As Chandrayaan-2 gets ready for a second launch attempt at 2.43pm on July 22 from the Satish Dhawan Space Centre at Sriharikota, the mission will have to undertake accurate manoeuvres, especially during its later phase when it nears the moon's orbit before attempting a landing on the lunar surface.
There would be hardly any scope of error during this phase, as some space technology experts pointed out. Post the lift-off from Sriharikota on July 22, the GSLV will put the Chandrayaan-2 orbiter into a highly elliptical orbit from which the spacecraft will have to fire its on-board thrusters to get on course with the moon. This will involve multiple thrust burns where the propulsion systems will be turned off and on to adjust the trajectory of the spacecraft.
The main challenge will emerge when the spacecraft will approach the moon's orbit. “Once the spacecraft is approaching the moon, the propulsion system has to fire at the right time to be able to be captured around the lunar orbit. If it doesn’t, then either the craft can crash onto the moon or completely miss the moon and wander into outer space,” explained Narayan Prasad, co-founder and chief operations officer of Satsearch.
“Making the spacecraft reach the moon and to make it captured around the lunar orbit was demonstrated by Chandrayaan-1 and therefore it can be said that ISRO has this capability. The next phase is the lunar insertion. This is where the propulsion system fires the spacecraft into the lunar surface. There are also on-board systems like inertial measurement units, altitude measurement instruments and actuators to maintain the right orientation. All the systems will have to work extremely well to achieve this. The control laws and the understanding of Physics required for this is the real challenge. This is also something that ISRO will be trying out for the first time,” Prasad elaborated.
Prasad, a space expert who is currently based out of Germany, further feels that once the lander is safely injected onto the lunar surface, the critical aspect—and, again, a novel technology that ISRO will perhaps be testing for the first time in space—is the communication relay between the rover to the lander to the orbiting spacecraft, which then will talk to the stations on Earth.
“So, you have this complex communication relay to be working well to be able to be sure of getting all the payload data from the instruments and to be able to monitor the health of not just the craft orbiting the moon but also the lander and the rover on the surface. So, broadly, the complexities of the mission will be the insertion of the spacecraft on the lunar surface after being in lunar orbit and the reliable communications relay that needs to be established between the different vehicles once the rover separates from the lander and the lander separates from the orbiter,” Prasad told THE WEEK.
Many experts are also of the view that it would be interesting to see how Chandrayaan-2 overcomes complex challenges, which then would also highlight the prowess of the ISRO scientists. Soft landing and surviving the extreme environment on the moon would be the most challenging part of the mission where lot of factors will need to be considered.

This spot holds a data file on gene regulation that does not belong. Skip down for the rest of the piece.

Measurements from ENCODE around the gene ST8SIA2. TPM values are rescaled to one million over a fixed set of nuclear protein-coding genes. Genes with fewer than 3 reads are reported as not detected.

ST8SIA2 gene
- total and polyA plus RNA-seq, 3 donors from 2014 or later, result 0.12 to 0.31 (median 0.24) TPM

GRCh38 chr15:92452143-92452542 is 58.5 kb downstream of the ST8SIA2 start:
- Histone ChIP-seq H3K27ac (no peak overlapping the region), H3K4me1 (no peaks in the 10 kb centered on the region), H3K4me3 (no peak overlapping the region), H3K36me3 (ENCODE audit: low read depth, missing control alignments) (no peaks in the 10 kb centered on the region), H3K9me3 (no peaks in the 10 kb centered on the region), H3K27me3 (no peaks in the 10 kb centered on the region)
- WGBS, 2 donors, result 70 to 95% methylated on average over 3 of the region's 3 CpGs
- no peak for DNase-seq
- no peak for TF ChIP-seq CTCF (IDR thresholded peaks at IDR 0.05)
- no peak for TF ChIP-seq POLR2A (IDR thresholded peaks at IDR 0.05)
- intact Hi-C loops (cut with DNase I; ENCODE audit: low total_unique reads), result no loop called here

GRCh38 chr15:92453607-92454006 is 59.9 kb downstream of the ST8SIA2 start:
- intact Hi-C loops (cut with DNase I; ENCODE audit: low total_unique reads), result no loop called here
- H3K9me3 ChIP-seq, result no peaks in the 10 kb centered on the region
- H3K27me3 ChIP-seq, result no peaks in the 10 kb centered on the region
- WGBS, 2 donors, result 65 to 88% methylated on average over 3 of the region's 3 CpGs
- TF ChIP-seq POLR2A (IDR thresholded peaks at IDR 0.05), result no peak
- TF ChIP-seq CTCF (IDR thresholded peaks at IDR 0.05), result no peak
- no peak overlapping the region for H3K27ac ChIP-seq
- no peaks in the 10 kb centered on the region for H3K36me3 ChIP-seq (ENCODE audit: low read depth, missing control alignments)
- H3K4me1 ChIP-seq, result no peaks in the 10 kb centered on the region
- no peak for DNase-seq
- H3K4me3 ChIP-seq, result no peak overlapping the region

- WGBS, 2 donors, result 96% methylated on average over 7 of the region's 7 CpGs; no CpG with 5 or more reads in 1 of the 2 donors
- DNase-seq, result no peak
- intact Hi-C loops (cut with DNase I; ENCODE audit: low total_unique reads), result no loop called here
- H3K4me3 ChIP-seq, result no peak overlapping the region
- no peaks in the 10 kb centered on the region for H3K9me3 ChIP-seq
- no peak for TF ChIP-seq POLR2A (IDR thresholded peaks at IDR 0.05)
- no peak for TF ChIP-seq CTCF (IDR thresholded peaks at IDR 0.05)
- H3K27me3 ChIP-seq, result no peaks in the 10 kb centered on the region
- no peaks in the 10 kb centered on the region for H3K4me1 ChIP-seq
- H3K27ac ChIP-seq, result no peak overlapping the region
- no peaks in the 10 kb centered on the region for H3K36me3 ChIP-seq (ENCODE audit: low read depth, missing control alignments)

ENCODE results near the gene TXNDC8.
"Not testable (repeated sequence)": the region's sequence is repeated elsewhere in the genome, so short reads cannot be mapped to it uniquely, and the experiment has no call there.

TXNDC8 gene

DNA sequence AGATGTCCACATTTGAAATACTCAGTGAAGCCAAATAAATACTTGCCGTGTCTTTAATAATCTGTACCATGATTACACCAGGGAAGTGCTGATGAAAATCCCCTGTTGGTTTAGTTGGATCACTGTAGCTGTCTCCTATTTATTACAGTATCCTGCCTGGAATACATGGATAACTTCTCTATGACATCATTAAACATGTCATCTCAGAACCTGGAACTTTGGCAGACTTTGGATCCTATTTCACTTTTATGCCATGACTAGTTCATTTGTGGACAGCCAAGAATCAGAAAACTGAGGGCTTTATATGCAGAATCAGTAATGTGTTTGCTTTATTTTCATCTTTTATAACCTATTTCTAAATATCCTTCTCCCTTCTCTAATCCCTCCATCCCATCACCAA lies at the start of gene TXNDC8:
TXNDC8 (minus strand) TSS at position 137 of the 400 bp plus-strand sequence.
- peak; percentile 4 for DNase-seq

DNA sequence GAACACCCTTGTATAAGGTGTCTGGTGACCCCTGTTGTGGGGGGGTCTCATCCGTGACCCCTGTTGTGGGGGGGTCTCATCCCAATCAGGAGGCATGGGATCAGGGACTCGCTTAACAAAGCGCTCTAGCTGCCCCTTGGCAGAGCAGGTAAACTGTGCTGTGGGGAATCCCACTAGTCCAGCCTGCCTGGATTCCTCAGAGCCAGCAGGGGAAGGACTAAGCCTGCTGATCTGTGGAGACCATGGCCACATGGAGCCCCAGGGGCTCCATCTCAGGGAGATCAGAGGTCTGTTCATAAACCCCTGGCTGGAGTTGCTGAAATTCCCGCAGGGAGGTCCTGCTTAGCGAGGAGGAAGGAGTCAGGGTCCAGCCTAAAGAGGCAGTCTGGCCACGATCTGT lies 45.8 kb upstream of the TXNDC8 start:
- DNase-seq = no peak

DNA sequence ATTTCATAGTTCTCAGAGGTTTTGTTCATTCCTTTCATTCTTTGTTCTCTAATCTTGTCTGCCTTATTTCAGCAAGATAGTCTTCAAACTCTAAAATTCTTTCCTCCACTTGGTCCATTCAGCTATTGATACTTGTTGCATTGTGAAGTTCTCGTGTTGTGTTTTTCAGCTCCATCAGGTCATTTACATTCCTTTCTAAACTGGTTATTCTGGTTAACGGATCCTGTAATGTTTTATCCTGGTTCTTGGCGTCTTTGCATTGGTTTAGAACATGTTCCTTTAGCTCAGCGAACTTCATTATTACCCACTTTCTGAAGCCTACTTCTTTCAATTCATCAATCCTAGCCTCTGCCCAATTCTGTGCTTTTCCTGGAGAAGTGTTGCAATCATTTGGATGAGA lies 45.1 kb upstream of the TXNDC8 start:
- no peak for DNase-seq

“Accurately incorporating local gravity variation on the moon in its descent trajectory, landing at the right landscape to avoid a communication blackout and autonomous landing with perfect unison of liquid engine throttling will be complex manoeuvres that Chandrayaan-2 will need to do. Besides this, firing the engines close to the lunar surface could cause black flow of lunar dust into the engine of the spacecraft besides extreme temperature variations. The 14-day lunar day and night causes extreme temperature variations on the moon from +127 degree Celsius to -173 degree Celsius. Deep vacuum surrounding will make it very harsh to operate on the lunar surface,” noted Pawan Kumar Chandana, a space expert and the CEO of Skyroot Aerospace Pvt. Ltd.
“Chandrayaan-2 will do a series of trans-lunar injection (TLI) burns to go to the vicinity of the moon’s orbit. There is very less margin for error in these burns and will have to be done with utmost accuracy.” Chandana told THE WEEK.
Academic experts such as Dr. Dibyendu Nandi also agrees that the final phase of the Chandrayaan-2 mission would be the most challenging and the margin of error would be very less. Nandi is professor, Department of Physical Sciences and Center of Excellence in Space Sciences India, Indian Institute of Science Education and Research (IISER), Kolkata.
“One of the most challenging phases of the mission is to make a soft landing of the Vikram lander on the lunar surface with the Pragyan rover inside it. This is the first time that a landing is being attempted on the unexplored South Polar region of the moon by any space agency. ISRO is attempting such a soft landing of an instrument for the first time in its history and this is, by far, the most difficult and challenging aspect of this mission in my opinion. For this landing to be successful, the lander has to separate from the orbiter and perform a series of breaking manoeuvres to reduce speed for a soft touchdown,” said Nandi.
Nandi, an astrophysicist, is however also of the opinion that, in its scope, Chandrayaan-2 is a great space observatory with multiple instruments and components that must interact and function together in complex ways for the overall mission to be successful.
“The technological and scientific gains from attempting such an ambitious mission is expected to have rich dividends for furthering our space-reliant society. Let us not forget that what started off as a fledgling organisation with sounding rocket experiments to study the ionosphere has now evolved into a space agency that supports telecommunications, weather forecasting, navigational and agricultural needs of the nation,” contended Nandi.